The 2013-14 NBA trade deadline is set for 3:00 p.m. (ET) on February 20, which puts us at just over two weeks away from one of the busiest times of the season. As expected the trade rumor circuit has started to heat up as league executives continue to work the lines to secure a deal for their respective franchise.
Here are some initial names and situations to keep an eye on around the league as the deadline nears.
Pau Gasol, Forward-Center, Los Angeles Lakers
Gasol, a four time All-Star, has seemingly been on the trading block for years. The veteran is on the books for $19.2 million this season and will be an unrestricted free agent this summer. It’s no secret the Lakers would move Gasol if the opportunity presented itself, but the franchise has refused to take on long term money in the process preferring to protect their cap room for free agency this summer.
The latest, according to the Los Angeles Times, indicates the Phoenix Suns have at least expressed an exploratory interest in Gasol. The Suns reportedly would be willing to part ways with a first round pick and veteran center Emeka Okafor as part of the deal.
The Lakers are attempting to retool on the fly, so expect Gasol’s name to remain firmly entrenched on the rumor mill all the way up until the deadline.
Greg Monroe, Forward, Detroit Pistons
The frontcourt trio of Andre Drummond, Greg Monroe and Josh Smith has failed to live up to expectations this season in Motown, especially on the defensive side of the ball. The team’s lack of perimeter shooting has played a strong role in the team’s struggle as well as Monroe’s presence forcing Smith to play out of position at small forward.
With Monroe is expected to become a restricted free agent this summer and the team committing over $50 million to Smith, reports have surfaced the former Georgetown product may be on the move.
However, despite the persistent reports, Pistons executives continually have denied engaging in any trade talks involving Monroe.
Rajon Rondo, Guard, Boston Celtics
The Celtics are at the beginning stages of their rebuilding project and president of basketball operations Danny Ainge has made it clear he won’t let loyalty to specific players impact his blueprint. Boston has a strong asset in Rondo, one of the best point guards in the league, as we approach the deadline. However, as we covered in this space last week, sources maintain Rondo is in all likelihood safe from the trading block – for now.
Evan Turner, Forward, Philadelphia 76ers
There are three factors to note when evaluating Turner’s future with the Sixers: the team is beginning a lengthy rebuilding process, Turner is headed toward restricted free agency and the fourth year pro is having a career season.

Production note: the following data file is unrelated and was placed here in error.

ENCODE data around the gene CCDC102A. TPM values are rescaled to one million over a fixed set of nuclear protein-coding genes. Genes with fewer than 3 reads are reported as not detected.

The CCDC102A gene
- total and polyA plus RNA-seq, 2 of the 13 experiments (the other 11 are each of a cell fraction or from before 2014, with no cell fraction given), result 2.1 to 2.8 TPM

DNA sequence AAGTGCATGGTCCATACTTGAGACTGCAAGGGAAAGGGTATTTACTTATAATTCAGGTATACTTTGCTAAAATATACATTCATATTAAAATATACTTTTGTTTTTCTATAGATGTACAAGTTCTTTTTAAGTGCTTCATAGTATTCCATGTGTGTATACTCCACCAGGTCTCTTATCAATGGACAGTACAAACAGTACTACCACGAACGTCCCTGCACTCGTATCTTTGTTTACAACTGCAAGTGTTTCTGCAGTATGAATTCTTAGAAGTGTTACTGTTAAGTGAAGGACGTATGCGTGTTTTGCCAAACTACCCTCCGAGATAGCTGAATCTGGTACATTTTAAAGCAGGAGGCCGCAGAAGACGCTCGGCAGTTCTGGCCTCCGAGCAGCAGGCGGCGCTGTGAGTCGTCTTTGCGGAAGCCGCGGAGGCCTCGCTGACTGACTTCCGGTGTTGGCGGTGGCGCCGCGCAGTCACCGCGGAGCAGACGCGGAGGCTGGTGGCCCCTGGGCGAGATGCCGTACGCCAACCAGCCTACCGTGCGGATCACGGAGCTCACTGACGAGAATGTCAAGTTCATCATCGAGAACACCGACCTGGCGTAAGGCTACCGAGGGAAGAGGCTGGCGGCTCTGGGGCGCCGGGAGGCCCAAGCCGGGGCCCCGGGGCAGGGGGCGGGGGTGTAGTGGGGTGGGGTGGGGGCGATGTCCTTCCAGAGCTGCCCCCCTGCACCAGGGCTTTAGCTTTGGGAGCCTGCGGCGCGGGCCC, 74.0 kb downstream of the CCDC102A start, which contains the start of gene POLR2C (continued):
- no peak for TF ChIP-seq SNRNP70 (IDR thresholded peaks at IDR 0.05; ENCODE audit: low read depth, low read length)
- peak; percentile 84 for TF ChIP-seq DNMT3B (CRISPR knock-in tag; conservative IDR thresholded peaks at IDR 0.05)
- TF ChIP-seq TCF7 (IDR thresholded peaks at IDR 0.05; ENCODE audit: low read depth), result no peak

The Charlotte Observer recently reported the Charlotte Bobcats have explored the possibility of acquiring Turner from the Sixers to aid in their playoff push. Other outlets report the Sixers are looking to secure a first round pick in return for Turner in a deal.
Emeka Okafor, Center, Phoenix Suns
Okafor has yet to play a single game this season due to a neck injury, but the Suns are reportedly shopping the veteran big man around the league to gauge interest. The value in Okafor is his $14.5 million expiring contract at the end of the season. There are plenty of teams in rebuilding situations around the league and one of the keys to a successful retooling is freeing up cap room.
Phoenix is looking for another rotation player to strengthen their playoff positioning and Okafor may be one of the vehicles utilized to pull off a deal at the deadline.
Ben Gordon, Guard, Charlotte Bobcats
Make no mistake, the Bobcats would entertain the notion of moving Gordon and his $13.2 million expiring contract, but the franchise hasn’t found a deal to their liking yet.
A change of scenery would apparently be welcomed on both fronts as Gordon told Basketball Insiders earlier this season his biggest priority would be joining a contender in free agency this summer.
Jason Thompson, Forward, Sacramento Kings
The arrival of forwards Derrick Williams and Rudy Gay and the return of Carl Landry may place Thompson on the expendable list. The problem Sacramento will encounter is the fact Thompson is owed more than $19 million over the next three seasons. While Thompson has been productive since entering the league, that cap number may be one teams around the league hesitate to absorb on their books.
Thaddeus Young, Forward, Philadelphia 76ers
Young is currently the longest tenured Sixers player on the roster and is averaging a career-high 17.4 points per game this season. Despite being one of the few bright spots for the team this season, rumors continue to swirl that the organization is trying to move Young in order to secure an asset (or pick) for their rebuilding effort.
Young is owed $9.4 million next season and has a player option for the 2016 campaign worth $9.9 million.
Omer Asik, Center, Houston Rockets
The Rockets aggressively tried to deal Asik earlier this season but couldn’t find a deal to their liking. After failing to find a deal, Rockets general manager Daryl Morey has publicly maintained Asik will most likely remain with Houston until his contract ends after next season. However with the trade deadline approaching and finding quality big men scarce, Morey’s phone lines may be buzzing soon from team’s looking to strengthen their own interior.
Chris Kaman, Center, Los Angeles Lakers